It was 1999. Dr. A and I went to California for my mother’s 80th birthday party. It was a fun event held at a fancy restaurant in Palo Alto whose name escapes me. My father, Lou, was 83 at that point and insisted on driving to the party. His eyesight was going and he drove way too fast but that’s what happens when you grow up in the mountain West. In fact, his sister had a radar detector in her car until she was well into her 70’s. The Greek side of my family are long-lived and as stubborn as hell.
It was also the weekend of the Academy Awards. I’m not sure if my father had seen a movie in a theatre since taking me to see Mary Poppins. My mom was in charge of going to the movies with me, which was a good thing because we got along much better. I do have to give Lou credit, he sat through Mary Poppins a second time because I liked it so much. He was not a patient man so that was a rarity.
My father’s Los Angeles cousins were in town that weekend for the big shebang. As always with my relatives, I’m uncertain how closely related we were because Lou was wont to say, “We’re Greek. A cousin is a cousin.” Being Angelenos, they wanted to watch the Oscars and my father grudgingly complied. I suspect he hadn’t seen the Oscars since I moved out, which, given how bad the show can be, is not necessarily the worst thing in the world.
My father talked incessantly in a loud booming voice throughout the broadcast. It was louder than a Ramones concert in the living room, there was a gaggle of octo and septugenarians, so the teevee was cranked to the max. I sat there wishing I had earplugs. Lou’s running commentary annoyed Cousin Angie to no end. Much to my amusement, she kept telling him to shut up, something only one of his peers could do. He, of course, ignored her requests. I have long thought that the motto for Brokaw’s greatest generation should be “We won the war so we don’t have to listen.”
The high point of Lou’s endless chatter came during the In Memoriam section. In those days, they didn’t have some chick singer warbling a sappy song during the segment, which made it more moving. Anyway, the commentary went on. As each picture appeared he’d say, “He’s dead. She’s dead. Never heard of him.” We tried pointing out that it was tribute to the recently deceased but he went on with his mantra, “He’s dead. She’s dead. Never heard of him.” To this day, Dr. A and I call the In Memoriam bit of the Oscars, “the Lou segment,” and I find myself repeating the mantra, “He’s dead. She’s dead. Never heard of him.”
The main attraction for the LA cousins was the lifetime achievement award presented that year to Elia Kazan. My father wasn’t the only one into the whole ethnic pride thing. But it was a VERY CONTROVERSIAL special Oscar. Kazan was a friendly witness during the blacklist days; not only that, he was an unrepentant friendly witness. To his credit, Kazan didn’t claim to have been a political virgin during the 1930’s. He admitted to Communist Party membership and spent a goodly portion of his 1988 memoir In My Life attacking the CPUSA.
The Hollywood Left may have been outraged by the award but I didn’t understand the need for it. Kazan won two best director awards, one for the dated anti-Semitism drama Gentleman’s Agreement and another for the ode to “stool pigeons,” On The Waterfront. Special Oscars have customarily gone to notables who never won: from Chaplin to Cary Grant to Stanwyck to Kirk Douglas. Such an award would be less controversial today since they’ve ghettoized the special Oscars to supposedly save time during the broadcast. I’m on the record as loathing that change but that’s a discussion for another day.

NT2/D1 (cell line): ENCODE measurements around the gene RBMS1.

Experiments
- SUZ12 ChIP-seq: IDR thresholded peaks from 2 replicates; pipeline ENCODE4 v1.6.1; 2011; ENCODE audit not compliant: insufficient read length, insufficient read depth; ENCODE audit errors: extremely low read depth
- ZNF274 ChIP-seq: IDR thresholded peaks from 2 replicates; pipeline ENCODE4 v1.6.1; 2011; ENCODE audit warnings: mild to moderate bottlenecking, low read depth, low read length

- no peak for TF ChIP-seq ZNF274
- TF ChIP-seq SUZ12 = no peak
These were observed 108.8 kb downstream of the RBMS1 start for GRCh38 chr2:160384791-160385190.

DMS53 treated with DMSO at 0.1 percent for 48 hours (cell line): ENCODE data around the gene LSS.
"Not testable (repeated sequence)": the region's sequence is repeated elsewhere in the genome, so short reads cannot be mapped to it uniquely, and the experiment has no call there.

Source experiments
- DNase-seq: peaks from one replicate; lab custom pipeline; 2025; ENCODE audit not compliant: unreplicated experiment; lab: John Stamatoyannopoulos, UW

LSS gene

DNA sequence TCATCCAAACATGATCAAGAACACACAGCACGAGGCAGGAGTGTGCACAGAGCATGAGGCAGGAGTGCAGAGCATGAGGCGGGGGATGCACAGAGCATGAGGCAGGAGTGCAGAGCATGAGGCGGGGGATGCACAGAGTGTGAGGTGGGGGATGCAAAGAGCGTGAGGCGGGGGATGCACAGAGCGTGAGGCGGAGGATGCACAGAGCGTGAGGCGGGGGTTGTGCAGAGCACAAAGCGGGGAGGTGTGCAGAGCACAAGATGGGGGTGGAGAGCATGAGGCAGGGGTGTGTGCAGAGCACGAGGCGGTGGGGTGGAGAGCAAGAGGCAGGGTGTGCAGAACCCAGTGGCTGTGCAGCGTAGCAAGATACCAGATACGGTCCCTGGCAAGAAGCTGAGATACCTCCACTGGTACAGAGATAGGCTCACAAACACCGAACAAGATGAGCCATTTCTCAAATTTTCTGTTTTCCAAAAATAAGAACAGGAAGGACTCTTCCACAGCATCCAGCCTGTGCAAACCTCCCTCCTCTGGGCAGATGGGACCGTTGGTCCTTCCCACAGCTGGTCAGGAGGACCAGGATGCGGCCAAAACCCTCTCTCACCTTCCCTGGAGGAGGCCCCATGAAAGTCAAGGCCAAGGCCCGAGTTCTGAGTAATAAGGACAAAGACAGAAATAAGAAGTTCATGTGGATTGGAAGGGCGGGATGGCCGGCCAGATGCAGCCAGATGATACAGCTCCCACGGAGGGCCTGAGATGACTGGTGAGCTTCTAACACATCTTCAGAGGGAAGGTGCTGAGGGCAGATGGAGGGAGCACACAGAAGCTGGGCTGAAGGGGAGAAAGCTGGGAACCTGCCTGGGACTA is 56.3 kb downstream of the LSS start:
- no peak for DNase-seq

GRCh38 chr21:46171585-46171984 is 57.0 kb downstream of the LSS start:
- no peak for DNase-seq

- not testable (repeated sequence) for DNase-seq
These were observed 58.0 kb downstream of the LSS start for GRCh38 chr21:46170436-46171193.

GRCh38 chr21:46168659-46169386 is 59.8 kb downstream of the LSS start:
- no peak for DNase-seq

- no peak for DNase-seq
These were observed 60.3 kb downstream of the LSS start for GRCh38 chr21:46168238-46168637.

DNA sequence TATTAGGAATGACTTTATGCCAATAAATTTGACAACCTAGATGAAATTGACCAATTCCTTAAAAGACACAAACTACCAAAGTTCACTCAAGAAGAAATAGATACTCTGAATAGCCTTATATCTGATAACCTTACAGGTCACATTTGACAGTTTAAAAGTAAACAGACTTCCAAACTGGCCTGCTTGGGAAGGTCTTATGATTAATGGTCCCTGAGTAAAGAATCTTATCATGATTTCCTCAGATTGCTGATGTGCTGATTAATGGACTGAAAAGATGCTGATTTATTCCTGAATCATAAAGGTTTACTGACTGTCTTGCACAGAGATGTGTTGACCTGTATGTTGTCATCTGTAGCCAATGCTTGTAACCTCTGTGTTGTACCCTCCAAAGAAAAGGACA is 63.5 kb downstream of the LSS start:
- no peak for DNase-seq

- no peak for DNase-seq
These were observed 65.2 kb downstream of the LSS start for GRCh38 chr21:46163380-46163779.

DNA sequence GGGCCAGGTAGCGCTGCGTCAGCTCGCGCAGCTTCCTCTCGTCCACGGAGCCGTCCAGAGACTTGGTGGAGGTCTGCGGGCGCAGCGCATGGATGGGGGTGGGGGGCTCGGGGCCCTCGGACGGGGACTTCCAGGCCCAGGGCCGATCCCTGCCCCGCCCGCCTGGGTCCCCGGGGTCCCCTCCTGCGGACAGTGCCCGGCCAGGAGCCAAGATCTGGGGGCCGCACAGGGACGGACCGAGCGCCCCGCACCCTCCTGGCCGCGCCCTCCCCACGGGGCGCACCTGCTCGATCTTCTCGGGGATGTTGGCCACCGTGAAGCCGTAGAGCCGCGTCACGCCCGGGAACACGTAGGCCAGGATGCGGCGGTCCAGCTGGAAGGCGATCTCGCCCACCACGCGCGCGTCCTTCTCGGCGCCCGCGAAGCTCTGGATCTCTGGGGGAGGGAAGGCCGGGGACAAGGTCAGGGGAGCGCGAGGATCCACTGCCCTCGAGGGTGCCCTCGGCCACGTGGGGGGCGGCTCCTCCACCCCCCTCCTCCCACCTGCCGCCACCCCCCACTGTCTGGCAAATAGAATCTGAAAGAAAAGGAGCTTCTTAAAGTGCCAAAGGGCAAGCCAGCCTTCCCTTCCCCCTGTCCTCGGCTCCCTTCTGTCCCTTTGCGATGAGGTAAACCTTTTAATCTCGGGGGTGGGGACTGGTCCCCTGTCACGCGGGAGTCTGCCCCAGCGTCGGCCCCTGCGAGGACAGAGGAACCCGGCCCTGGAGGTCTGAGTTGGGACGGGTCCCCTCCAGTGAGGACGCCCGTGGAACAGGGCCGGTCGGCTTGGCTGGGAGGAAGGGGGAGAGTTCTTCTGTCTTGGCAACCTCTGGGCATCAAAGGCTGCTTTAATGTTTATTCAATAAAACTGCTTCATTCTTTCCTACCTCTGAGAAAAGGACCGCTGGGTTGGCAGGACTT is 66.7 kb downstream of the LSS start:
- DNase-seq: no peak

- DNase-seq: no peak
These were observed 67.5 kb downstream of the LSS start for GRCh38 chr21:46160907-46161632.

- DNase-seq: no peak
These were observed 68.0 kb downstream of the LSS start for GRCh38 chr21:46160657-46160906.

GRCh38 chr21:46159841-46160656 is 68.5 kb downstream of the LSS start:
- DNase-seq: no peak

Back to Elia Kazan. I bit my tongue when the relatives defended him for being a friendly witness, that’s a matter of opinion. The shit really hit the fan when the subject of Kazan’s 1963 classic film America America came up. My father’s expertise on all things Greek American kicked in.
“That movie is about how Kazan came to America” he said with great authority.
I stopped biting my tongue and opened my mouth, “He came to America as a small child and grew up here. It’s a fictionalized account of his Uncle’s story.”
Lou was stern and outraged, “You’re wrong. It’s about Elia himself and it’s a true story.”
Instead of retreating, I staged my own Pickett’s charge, “I just read Kazan’s memoirs. It’s his Uncle’s story. Have you even seen the movie? I have…”
“No. I just know it’s his own story.”
I was fuming but finally decided to stop after Dr. A gave me a look that said “you’re right but he always *has* to be right.” It was true, especially when it came to all things Hellenic even if I had seen all of Kazan’s movies and read his memoirs. He knew best because Kazan was Greek. I should have known better than to go there but I thought he might yield to my knowledge of the facts. I have the stubborn gene too.
Looking back on this ridiculous argument, I should have bit my tongue til it bled. I’d had similar fights with my father on a wide variety of subjects, but this time we were on my home court: I’d seen the movie, read the book. It didn’t matter: Elia Kazan was Greek and Lou was my father. Case closed.
If you’ve never seen America, America check it out. It is one of Kazan’s finest efforts and certainly his most personal film even if it’s his Uncle’s story, not his own. There I go again. Here’s the first few minutes of the film, narrated by Kazan himself: